Retailers Are Getting Pinched More Than Consumers

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Americans Have the Means to Spend, But They’ll Reduce It at the Stores

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Other investor calls paint just a picture of what economics is doing: Michael Hartshorne, chief operating officer of Ross Stores, said last week that “with higher fuel and food prices, discretionary spending is being squeezed out for the lower end customer.” is.” But with wages rising and domestic fiscals at their best in years, most people don’t have the means to beat inflation. They can continue to expand their spending, drive continued growth in consumer spending and, ultimately, the economy.

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Yes, rising prices are cutting salaries, but wages are also rising—especially for the poor. The Federal Reserve Bank of Atlanta estimates that among workers in the lowest quartile by income, a 12-month moving average of the average annual Wage growth in April was 6.4% Vs a year ago. The 12-month moving average for annual inflation was only slightly higher at 6.5%. In addition, because overall employment is much higher than a year ago, overall wages in the US have outpaced price increases.

Meanwhile, the cash flow experienced by many Americans in the wake of the pandemic remains largely intact. Notably, across all income categories, Federal Reserve data during the fourth quarter showed no signs of shrinking savings. For example, the middle 20% of households had 40% more in cash and cash equivalents at the end of last year than at the end of 2019 and 15% more at the end of 2020.

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So why is business down in the grocery aisle and elsewhere?
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While some are legitimately short of cash when prices rise significantly, as they have for food and fuel, people necessarily fall short of that category rather than cut back as a whole. Save the most within what they are experiencing inflation.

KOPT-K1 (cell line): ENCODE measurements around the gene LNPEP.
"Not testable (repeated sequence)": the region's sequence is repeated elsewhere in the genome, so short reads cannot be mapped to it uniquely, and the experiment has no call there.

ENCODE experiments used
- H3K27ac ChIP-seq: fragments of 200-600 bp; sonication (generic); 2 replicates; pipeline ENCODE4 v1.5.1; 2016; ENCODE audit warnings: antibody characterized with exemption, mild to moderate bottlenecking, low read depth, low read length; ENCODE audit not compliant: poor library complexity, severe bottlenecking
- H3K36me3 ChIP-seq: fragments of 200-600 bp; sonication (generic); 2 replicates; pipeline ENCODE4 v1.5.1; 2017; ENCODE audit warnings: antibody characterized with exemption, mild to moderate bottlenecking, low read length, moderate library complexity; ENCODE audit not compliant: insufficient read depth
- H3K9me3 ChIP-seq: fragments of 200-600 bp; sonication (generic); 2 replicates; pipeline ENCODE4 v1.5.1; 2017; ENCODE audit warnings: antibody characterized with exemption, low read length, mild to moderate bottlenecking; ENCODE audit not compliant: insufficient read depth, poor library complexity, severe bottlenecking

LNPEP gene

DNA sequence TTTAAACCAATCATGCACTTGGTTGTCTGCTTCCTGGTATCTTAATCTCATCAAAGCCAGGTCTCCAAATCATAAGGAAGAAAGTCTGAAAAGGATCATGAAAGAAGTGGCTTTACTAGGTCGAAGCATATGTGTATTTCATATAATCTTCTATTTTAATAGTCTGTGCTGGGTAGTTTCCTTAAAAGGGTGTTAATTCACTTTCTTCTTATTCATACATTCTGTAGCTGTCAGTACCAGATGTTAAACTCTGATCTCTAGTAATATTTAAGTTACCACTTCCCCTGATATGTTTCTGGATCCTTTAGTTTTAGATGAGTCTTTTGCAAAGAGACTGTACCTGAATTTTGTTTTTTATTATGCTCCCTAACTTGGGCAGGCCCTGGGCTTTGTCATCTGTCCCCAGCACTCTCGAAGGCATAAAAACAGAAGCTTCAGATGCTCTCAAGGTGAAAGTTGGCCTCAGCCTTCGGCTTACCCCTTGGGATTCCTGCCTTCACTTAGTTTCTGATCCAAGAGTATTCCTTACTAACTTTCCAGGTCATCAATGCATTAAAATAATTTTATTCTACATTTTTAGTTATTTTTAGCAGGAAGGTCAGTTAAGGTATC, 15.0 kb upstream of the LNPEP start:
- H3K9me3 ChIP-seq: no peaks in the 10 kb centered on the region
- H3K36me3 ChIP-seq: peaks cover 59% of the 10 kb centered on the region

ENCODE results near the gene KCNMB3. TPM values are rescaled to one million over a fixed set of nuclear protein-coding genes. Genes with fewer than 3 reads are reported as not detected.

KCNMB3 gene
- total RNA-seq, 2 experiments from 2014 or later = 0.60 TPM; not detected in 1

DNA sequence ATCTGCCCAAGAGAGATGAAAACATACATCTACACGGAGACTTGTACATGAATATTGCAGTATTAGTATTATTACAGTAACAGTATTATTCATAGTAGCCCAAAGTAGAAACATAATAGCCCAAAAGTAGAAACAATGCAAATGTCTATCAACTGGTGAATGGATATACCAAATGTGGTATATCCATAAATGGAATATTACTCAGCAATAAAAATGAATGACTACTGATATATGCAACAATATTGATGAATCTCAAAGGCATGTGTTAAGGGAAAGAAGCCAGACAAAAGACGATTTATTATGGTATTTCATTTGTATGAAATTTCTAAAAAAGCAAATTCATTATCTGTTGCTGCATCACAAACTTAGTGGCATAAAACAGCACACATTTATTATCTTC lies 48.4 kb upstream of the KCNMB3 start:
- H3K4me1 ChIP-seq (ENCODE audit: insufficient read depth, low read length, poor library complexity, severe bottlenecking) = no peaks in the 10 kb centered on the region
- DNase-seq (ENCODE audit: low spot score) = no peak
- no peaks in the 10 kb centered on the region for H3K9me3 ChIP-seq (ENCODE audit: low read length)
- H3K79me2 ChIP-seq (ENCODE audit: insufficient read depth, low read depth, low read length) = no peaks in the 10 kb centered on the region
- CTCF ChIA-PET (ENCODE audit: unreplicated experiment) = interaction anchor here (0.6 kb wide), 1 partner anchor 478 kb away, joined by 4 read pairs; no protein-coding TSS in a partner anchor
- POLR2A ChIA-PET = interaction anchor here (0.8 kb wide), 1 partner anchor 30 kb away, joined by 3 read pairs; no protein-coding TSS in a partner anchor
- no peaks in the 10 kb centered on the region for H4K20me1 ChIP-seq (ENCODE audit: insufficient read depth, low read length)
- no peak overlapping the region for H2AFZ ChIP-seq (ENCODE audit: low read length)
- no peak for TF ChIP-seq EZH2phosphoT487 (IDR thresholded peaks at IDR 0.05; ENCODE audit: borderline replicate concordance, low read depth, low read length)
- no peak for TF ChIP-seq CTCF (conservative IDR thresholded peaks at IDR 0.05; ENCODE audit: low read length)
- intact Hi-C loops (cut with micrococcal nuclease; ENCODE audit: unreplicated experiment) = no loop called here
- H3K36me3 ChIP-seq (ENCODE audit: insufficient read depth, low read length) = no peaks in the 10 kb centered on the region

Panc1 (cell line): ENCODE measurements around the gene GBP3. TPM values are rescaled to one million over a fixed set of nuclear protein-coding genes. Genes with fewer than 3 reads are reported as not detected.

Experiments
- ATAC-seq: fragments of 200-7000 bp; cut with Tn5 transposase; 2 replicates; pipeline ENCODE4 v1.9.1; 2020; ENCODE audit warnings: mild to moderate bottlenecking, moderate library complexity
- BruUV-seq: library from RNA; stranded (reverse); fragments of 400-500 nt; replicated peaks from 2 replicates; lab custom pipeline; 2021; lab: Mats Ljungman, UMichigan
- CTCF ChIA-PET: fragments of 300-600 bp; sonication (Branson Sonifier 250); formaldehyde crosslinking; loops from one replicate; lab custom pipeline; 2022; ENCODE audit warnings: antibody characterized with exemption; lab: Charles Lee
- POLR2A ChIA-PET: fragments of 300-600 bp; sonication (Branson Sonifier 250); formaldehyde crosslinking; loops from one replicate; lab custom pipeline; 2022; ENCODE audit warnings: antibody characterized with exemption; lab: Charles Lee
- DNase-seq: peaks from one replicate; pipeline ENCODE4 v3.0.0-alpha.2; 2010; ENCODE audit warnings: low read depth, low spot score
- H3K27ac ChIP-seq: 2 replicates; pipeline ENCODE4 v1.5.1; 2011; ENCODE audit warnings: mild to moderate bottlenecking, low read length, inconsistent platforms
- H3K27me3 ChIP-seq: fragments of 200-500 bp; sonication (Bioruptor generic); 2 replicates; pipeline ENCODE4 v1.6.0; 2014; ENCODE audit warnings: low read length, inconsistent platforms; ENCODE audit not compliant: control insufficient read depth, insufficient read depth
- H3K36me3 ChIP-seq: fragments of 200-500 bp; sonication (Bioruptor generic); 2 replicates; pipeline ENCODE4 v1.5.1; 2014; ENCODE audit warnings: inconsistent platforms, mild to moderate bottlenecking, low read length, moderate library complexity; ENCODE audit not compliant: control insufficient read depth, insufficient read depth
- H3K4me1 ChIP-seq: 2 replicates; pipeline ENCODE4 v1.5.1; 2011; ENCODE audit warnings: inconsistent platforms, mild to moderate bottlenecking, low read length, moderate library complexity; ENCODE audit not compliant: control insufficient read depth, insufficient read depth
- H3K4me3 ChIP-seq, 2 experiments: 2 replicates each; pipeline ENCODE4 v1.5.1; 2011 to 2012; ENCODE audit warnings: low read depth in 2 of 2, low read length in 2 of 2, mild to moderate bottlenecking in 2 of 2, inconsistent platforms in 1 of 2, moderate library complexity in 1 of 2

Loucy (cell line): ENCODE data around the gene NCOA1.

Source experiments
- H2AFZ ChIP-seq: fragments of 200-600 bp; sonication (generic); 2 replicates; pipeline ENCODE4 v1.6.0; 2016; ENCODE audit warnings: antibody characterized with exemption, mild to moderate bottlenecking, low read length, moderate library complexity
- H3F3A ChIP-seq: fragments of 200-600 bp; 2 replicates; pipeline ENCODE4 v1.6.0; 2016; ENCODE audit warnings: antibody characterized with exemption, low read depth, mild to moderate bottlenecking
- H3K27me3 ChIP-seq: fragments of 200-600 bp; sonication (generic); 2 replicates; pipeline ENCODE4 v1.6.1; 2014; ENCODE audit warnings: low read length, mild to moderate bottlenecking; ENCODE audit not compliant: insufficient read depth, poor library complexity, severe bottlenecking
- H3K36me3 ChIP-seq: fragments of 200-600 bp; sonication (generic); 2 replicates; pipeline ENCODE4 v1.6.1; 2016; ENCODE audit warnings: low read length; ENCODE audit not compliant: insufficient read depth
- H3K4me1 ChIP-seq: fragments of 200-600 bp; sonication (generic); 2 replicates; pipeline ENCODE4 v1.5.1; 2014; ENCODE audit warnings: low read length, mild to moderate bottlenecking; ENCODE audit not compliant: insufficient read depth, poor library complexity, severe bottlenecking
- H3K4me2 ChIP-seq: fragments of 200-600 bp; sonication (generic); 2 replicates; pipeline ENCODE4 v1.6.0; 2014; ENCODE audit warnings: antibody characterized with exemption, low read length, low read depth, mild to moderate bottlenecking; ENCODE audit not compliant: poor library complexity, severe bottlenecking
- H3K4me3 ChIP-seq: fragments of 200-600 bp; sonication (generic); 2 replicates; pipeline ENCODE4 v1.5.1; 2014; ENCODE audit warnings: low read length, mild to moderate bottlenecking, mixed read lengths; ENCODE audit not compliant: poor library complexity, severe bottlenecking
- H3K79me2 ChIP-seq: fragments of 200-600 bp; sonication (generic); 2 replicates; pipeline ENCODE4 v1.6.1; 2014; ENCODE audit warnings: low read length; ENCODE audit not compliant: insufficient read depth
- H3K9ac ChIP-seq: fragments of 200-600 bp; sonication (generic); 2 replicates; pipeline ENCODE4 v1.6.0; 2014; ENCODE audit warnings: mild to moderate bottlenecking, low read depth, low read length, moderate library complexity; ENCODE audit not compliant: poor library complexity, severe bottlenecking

While consumer spending should continue to rise in the coming months, sales at many stores could be down as there is a continued shift towards services from a combination of COVID-19 concerns and high merchandise inflation.

People are dedicating more of their spending to categories like travel, dining out and entertainment away from home. For example, restaurant sales have increased significantly over the past year compared to store sales, while box office receipts So far, the month of May is running almost five times more than a year ago. Mobility data from Google shows people are spending the least amount of time at home since the pandemic began.

Even when it comes to accessories, Target said last week that shoppers are turning away from categories like electronics and travel and outgoing categories. For example, sales of goods grew more than 50% in the quarter ended April 30 compared to a year earlier. And while apparel sales slowed broadly, the company saw better sales in “trend-based apparel” (such as dresses for back to the office and evening outs). TJX Cos, owner of TJ Maxx, said US comparable-store sales in home-related categories declined 7% last quarter compared to a year ago, while comparable-store sales in apparel rose 6%.

Inflation could further accelerate the shift towards higher spending on services. The prices of consumer goods have increased far more than the prices of services, making the prices of consumer goods more attractive than before.

Complicating the problem for many retailers, the high prices of some of the items they sell seem to be cutting into sales of their other items. Large retailers like Walmart and Target are seeing consumers prioritize groceries and household essentials over discretionary items.

The pandemic period was great for a lot of retailers, demand was strong despite rising prices, and profit margins were rising. Now comes the hangover.

Write Justin Lahart at [email protected] and Jinju Lee at [email protected]

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